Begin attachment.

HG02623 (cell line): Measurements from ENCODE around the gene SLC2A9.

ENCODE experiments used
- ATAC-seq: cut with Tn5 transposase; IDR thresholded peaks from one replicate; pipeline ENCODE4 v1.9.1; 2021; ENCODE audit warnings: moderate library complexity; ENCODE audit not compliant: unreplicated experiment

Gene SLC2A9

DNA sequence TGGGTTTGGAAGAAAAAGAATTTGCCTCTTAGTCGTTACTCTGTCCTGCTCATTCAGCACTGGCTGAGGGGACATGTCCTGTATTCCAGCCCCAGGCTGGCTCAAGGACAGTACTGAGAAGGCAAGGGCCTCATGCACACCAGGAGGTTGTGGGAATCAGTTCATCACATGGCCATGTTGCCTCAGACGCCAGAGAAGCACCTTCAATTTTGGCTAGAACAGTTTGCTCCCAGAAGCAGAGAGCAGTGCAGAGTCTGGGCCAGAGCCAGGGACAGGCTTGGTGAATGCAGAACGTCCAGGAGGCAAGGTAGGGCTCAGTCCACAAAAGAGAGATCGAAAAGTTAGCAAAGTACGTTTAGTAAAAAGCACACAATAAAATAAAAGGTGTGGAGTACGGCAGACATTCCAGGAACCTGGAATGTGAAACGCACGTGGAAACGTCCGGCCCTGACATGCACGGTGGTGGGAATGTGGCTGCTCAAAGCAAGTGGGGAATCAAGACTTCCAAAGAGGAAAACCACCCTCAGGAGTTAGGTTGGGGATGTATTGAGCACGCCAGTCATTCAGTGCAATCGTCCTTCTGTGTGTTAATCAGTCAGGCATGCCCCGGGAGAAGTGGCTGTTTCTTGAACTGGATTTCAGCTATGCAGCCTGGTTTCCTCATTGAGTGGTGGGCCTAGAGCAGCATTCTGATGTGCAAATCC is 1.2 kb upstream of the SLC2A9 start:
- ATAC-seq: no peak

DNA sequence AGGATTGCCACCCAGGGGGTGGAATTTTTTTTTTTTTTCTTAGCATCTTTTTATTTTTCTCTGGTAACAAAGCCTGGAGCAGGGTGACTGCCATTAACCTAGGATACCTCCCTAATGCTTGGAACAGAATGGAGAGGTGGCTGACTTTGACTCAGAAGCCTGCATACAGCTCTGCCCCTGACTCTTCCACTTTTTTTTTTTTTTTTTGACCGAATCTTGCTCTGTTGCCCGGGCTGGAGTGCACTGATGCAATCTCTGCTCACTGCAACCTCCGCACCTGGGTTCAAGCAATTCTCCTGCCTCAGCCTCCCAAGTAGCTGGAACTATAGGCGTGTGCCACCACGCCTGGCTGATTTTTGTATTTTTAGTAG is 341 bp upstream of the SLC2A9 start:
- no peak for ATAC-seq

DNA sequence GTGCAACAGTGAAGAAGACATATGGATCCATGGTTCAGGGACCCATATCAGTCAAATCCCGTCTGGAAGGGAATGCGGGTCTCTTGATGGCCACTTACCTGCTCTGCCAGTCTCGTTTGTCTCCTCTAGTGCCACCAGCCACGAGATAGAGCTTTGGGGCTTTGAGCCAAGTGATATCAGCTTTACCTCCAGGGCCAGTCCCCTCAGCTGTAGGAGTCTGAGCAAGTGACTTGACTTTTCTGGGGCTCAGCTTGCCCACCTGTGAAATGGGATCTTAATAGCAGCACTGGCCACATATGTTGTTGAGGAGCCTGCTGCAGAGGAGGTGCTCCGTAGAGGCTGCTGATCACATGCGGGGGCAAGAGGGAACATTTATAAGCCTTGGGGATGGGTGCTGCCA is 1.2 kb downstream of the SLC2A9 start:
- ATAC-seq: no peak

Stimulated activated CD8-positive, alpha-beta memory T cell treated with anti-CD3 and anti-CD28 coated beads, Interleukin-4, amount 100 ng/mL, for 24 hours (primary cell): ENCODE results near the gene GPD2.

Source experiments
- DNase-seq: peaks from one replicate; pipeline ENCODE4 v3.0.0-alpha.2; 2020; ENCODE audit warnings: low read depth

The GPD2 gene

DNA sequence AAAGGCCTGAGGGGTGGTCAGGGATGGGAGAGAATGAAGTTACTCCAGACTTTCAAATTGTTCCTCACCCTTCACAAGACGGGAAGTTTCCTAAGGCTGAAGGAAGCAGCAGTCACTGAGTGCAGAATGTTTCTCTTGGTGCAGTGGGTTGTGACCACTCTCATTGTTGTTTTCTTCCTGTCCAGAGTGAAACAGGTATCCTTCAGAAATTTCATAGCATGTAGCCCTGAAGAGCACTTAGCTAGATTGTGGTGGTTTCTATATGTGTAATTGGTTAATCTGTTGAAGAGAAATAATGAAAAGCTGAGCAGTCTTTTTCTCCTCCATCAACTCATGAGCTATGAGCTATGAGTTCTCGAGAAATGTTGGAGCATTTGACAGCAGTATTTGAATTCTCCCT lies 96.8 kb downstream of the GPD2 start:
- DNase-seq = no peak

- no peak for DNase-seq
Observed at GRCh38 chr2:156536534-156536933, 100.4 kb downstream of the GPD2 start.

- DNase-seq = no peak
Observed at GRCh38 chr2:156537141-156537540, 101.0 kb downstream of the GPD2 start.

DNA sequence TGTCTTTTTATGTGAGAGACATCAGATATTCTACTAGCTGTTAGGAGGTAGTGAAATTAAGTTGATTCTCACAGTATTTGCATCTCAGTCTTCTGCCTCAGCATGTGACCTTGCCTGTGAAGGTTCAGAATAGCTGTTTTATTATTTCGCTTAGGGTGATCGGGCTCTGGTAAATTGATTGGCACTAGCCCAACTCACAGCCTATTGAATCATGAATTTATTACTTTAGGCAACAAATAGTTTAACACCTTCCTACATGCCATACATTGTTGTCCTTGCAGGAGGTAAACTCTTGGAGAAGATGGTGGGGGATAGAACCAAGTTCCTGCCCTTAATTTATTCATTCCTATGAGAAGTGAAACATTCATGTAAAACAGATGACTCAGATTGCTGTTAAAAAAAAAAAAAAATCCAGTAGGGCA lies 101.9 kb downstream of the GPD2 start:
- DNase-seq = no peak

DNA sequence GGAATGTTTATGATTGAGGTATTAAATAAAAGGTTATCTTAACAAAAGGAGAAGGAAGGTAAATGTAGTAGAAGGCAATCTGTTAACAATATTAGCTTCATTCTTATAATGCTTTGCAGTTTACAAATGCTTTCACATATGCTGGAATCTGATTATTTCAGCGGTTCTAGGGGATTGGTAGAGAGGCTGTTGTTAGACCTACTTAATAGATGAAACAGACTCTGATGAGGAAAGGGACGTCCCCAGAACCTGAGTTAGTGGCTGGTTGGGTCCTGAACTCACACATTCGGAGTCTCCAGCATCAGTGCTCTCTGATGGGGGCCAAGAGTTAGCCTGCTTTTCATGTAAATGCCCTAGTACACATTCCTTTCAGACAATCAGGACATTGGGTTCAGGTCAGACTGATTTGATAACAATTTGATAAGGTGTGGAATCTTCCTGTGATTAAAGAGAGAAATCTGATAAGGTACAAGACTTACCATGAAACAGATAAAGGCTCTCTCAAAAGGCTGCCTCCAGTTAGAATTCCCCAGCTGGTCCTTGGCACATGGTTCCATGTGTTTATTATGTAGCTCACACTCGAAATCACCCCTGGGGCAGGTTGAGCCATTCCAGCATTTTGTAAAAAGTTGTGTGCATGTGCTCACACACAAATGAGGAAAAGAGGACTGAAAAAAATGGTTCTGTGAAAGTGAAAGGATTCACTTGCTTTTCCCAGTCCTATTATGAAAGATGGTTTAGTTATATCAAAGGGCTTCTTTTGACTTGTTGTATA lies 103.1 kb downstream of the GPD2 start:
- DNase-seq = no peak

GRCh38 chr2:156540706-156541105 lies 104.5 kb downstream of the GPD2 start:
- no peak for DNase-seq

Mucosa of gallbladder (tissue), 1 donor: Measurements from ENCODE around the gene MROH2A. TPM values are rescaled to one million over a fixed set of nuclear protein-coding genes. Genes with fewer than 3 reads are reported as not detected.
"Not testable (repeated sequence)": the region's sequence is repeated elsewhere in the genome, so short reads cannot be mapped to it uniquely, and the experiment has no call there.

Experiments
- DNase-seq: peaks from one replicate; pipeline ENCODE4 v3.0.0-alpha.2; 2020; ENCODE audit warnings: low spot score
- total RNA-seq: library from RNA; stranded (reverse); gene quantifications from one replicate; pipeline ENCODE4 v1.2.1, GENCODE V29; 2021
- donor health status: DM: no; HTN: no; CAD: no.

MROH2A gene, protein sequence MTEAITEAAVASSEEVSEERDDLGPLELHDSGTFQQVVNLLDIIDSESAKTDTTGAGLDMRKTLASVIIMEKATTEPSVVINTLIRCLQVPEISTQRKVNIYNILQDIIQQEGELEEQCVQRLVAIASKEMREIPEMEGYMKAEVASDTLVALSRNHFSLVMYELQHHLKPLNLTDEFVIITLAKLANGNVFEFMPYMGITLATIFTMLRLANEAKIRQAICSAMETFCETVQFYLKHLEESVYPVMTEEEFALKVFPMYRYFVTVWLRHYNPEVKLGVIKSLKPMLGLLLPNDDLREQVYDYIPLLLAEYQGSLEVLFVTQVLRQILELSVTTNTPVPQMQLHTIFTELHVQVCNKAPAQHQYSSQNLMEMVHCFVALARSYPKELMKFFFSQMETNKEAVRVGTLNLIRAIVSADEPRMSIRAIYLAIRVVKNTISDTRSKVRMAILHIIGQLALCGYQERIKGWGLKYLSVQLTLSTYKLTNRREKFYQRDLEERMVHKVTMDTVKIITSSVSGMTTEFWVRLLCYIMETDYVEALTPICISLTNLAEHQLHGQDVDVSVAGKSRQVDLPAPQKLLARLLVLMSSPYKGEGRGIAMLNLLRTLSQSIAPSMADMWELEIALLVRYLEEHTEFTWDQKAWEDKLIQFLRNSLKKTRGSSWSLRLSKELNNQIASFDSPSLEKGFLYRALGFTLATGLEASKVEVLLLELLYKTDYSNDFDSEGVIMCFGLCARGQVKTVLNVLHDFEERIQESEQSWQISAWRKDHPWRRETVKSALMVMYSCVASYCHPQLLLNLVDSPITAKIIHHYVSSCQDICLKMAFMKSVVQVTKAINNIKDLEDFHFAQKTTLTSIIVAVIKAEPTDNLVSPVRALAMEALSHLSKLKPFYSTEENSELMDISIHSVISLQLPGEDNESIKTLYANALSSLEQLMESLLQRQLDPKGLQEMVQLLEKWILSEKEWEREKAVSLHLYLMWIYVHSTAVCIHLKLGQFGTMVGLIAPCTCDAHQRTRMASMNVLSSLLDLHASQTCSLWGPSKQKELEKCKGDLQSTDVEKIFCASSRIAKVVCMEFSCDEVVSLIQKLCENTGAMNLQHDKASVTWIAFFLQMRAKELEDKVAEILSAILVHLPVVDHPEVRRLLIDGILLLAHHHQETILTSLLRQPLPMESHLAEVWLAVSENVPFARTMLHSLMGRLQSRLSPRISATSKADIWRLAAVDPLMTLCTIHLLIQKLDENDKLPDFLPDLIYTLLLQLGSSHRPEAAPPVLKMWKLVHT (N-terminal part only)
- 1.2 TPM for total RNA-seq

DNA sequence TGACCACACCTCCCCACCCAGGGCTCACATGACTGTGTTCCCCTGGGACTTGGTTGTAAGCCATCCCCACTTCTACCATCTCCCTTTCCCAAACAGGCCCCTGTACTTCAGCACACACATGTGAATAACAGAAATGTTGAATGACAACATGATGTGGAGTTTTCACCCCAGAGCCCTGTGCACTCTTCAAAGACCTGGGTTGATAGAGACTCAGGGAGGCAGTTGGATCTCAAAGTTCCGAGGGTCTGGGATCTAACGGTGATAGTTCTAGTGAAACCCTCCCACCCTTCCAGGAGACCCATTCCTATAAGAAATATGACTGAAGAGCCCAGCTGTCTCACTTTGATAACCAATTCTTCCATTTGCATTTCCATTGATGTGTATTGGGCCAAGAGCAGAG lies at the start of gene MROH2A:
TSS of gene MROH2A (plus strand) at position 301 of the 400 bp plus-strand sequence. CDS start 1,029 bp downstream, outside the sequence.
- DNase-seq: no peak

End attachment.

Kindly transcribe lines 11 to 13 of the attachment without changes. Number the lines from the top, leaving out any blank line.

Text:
Stimulated activated CD8-positive, alpha-beta memory T cell treated with anti-CD3 and anti-CD28 coated beads, Interleukin-4, amount 100 ng/mL, for 24 hours (primary cell): ENCODE results near the gene GPD2.

Source experiments
- DNase-seq: peaks from one replicate; pipeline ENCODE4 v3.0.0-alpha.2; 2020; ENCODE audit warnings: low read depth